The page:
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Although this case comes from the Manitoba Court of Appeal, its relevance extends all around the country, including Ontario. Mehling deals with the controversial issue of how a court should determine whether a parent has met the 40 percent threshold under section 9 of the Manitoba Child Support Guidelines. Section 9 states the following:

“Where each parent exercises a right of access to, or has physical custody or care and control of a child for not less than 40 percent of the time over the course of a year, the amount of child support order must be determined by taking into account:

  1. the amounts set out in the tables for each of the parents;
  2. the increased costs of shared custody arrangements; and
  3. the condition, means, needs and other circumstances of each parent and of any child for whom support is sought.”

Therefore, if a court deems that the parties in a particular case are involved in a shared custody arrangement, the issue of child support will be treated very differently than a case in which one party has primary residence of the children.

In Mehling, the parties had two children and the motions judge determined that the children spent “not less than 40 percent” of their time with their mother. In essence, the motions judge determined that the parties were involved in a shared custody arrangement. The motion judge reached his conclusion by calculating the number of days that the children spent with their mother and father. Based on his calculation he found that the children spent approximately 147.5 days per year with their mother and the rest of the time with their father. This meant that the children spent approximately 40.4 to 43.7 per cent of their time with their mother.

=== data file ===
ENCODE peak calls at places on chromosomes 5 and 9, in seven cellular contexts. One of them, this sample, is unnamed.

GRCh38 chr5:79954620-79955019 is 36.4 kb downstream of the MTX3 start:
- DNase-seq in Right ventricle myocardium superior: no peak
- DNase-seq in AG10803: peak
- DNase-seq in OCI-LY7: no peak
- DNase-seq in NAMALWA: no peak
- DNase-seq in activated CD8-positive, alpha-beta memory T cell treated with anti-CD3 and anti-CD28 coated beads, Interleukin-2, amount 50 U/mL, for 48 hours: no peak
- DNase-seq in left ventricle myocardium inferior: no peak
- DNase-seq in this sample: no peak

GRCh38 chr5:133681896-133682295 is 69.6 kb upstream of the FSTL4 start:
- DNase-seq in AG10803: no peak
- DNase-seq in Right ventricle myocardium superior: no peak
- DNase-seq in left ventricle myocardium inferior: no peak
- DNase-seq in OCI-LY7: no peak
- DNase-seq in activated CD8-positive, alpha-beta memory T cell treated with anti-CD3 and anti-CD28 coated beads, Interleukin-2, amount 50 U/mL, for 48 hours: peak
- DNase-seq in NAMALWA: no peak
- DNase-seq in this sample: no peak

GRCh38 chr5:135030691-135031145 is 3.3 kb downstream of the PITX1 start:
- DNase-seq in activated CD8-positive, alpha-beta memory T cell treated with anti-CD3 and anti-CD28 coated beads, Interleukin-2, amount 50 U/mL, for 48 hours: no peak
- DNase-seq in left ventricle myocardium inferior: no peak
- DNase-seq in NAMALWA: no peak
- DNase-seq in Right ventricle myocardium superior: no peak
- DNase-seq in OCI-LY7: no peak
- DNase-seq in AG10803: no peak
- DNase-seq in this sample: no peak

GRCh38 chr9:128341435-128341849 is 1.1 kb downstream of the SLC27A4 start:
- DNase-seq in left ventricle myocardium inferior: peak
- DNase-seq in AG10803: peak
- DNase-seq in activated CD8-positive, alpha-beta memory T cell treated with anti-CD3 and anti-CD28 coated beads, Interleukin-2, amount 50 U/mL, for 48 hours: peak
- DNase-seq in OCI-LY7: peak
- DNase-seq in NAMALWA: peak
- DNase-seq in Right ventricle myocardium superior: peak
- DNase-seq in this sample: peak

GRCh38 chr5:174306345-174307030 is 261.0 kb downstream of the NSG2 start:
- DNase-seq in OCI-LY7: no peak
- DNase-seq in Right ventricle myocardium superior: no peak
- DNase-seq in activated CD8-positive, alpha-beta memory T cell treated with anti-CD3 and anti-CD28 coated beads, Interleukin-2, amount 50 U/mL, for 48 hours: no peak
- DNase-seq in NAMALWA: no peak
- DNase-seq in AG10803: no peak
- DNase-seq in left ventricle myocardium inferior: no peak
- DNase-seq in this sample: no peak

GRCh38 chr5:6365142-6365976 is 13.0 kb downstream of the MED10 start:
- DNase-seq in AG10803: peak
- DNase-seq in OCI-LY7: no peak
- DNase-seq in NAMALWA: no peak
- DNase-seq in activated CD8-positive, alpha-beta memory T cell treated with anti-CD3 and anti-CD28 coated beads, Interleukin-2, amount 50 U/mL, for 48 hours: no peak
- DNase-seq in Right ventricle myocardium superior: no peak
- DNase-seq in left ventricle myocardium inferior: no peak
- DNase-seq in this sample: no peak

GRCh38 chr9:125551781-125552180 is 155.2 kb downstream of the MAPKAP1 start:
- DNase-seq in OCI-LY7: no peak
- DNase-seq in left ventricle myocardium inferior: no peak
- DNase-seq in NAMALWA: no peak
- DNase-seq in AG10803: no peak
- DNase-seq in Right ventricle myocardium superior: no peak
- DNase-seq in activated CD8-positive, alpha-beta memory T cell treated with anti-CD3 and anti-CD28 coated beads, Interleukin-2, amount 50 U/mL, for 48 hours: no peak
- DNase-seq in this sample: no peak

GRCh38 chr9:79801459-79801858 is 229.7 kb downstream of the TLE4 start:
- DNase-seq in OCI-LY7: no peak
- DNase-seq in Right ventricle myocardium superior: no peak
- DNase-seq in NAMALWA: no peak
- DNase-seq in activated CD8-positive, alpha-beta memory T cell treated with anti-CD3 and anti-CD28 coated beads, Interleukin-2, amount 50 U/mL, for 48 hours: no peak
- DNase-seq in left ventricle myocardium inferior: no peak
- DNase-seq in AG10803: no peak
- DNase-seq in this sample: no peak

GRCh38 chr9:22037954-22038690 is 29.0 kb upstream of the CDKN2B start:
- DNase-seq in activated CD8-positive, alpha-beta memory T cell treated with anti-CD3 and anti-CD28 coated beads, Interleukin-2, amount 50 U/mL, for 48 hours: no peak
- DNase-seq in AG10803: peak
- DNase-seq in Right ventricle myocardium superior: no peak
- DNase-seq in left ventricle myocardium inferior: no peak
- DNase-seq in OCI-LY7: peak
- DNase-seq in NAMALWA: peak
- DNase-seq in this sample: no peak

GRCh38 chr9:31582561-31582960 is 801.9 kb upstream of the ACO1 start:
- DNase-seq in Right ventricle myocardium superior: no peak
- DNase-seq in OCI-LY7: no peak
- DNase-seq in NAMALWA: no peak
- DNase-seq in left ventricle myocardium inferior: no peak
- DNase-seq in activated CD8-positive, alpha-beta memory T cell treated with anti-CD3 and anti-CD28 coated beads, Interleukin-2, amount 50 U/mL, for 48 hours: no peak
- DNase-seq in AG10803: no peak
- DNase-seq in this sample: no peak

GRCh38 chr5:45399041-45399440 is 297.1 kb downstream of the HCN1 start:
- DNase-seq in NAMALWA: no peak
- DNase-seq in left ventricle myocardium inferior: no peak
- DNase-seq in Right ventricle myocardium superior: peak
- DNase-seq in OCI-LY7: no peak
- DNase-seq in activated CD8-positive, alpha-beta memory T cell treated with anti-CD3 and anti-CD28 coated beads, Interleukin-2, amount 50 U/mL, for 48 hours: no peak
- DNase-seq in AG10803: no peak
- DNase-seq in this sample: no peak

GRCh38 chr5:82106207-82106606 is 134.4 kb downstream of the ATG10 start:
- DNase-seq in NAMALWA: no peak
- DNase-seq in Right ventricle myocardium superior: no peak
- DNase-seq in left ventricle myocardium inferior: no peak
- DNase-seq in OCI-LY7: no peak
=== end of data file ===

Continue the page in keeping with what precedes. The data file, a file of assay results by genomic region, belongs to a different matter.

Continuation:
The father appealed the decision of the motion judge arguing that the judge erred by calculating time in days rather than hours. Basing the calculation on hours, the father argued that the mother only had care and control of the children for 37.62 per cent of the time. The mother argued that the judge was correct to base his calculation on days and not hours. Furthermore, the mother argued that the judge’s approach and conclusion was entitled to deference.

The appeal judge began his analysis by highlighting the fact that the Supreme Court of Canada has not provided guidance with respect to the 40 per cent threshold issue. As such, there has been conflicting jurisprudence, some case law stating that the calculation should be done in one way and other cases positing that the calculation should be conducted in another way. As such. this issue has generated a considerable amount of litigation.

The appeal judge concluded that it was more reasonable to calculate time based on days rather than hours. However, in the same breath, the appeal judge stated that the assessment of time was ultimately in the judge’s discretion. The appeal judge went on to say that it is necessary for the judge to explain the approach used and the factors considered. As long the judge has utilized a reasonable approach and accurately assessed the evidence, his conclusion is entitled to deference. The appeal judge concluded that the motions judge gave careful consideration to the evidence before him and that his reasons demonstrated that his approach was reasonable. As such, the appeal judge upheld the decision of the motions judge and dismissed the appeal.